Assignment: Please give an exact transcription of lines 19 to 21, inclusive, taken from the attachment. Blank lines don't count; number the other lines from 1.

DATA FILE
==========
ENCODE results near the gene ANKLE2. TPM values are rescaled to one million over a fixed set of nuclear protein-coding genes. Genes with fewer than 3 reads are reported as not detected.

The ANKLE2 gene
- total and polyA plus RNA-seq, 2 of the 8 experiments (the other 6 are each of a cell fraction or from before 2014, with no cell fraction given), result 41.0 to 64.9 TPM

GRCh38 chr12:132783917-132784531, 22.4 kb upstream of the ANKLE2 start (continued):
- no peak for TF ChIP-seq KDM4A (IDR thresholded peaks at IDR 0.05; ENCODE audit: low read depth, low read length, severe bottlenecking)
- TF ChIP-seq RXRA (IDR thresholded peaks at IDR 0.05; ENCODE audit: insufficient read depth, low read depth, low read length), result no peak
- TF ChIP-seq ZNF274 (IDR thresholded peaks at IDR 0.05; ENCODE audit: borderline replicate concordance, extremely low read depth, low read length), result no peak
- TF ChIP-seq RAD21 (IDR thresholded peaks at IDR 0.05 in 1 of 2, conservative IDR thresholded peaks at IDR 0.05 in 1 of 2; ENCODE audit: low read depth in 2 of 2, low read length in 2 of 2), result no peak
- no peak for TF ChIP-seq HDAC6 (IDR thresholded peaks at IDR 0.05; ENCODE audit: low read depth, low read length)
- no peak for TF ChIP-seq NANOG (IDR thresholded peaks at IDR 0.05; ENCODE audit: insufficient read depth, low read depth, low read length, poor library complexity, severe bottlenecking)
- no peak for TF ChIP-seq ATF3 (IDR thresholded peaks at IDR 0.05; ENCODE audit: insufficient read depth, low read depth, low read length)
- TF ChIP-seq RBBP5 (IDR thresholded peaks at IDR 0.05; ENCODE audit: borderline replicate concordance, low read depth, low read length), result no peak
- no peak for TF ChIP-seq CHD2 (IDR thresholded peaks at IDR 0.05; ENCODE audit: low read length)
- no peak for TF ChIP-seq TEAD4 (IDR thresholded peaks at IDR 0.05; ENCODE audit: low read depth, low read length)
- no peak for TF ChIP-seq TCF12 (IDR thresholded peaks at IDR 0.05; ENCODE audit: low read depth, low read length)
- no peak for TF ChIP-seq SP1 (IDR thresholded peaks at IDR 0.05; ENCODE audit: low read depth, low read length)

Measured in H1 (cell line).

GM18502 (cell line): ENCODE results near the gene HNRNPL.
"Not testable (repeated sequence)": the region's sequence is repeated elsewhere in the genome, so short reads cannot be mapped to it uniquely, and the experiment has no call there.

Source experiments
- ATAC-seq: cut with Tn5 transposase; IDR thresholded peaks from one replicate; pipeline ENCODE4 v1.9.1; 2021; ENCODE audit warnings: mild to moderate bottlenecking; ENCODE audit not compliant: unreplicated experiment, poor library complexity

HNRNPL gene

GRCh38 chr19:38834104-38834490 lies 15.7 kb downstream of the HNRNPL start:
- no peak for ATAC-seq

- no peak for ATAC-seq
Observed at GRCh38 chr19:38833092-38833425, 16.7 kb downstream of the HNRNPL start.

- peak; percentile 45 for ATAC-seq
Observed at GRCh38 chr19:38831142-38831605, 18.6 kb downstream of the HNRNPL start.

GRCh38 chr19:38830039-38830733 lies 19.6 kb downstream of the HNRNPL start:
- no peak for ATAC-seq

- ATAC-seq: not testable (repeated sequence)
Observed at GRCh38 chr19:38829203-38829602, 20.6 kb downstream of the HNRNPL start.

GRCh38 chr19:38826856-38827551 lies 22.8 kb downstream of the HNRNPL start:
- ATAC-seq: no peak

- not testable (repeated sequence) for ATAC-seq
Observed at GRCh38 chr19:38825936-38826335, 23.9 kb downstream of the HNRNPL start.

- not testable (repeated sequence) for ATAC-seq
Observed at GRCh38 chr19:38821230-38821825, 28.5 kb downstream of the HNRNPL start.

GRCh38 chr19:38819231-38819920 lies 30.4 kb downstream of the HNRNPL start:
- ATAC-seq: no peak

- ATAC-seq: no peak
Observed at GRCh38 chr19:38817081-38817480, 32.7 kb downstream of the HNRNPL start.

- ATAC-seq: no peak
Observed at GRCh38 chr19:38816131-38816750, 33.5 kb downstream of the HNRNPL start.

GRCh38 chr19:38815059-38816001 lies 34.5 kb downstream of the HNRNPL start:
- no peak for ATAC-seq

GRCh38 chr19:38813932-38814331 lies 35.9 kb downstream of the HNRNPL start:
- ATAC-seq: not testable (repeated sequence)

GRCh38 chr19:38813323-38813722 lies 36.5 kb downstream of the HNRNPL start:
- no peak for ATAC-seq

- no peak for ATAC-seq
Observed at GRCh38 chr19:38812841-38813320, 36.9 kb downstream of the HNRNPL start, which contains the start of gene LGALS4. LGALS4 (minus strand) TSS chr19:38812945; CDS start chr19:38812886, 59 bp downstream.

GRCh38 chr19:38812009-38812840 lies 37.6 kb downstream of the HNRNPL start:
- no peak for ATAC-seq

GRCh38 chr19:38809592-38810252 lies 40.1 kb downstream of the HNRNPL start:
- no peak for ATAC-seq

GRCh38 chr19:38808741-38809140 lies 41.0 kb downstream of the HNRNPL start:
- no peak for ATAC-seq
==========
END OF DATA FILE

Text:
"Not testable (repeated sequence)": the region's sequence is repeated elsewhere in the genome, so short reads cannot be mapped to it uniquely, and the experiment has no call there.

Source experiments
- ATAC-seq: cut with Tn5 transposase; IDR thresholded peaks from one replicate; pipeline ENCODE4 v1.9.1; 2021; ENCODE audit warnings: mild to moderate bottlenecking; ENCODE audit not compliant: unreplicated experiment, poor library complexity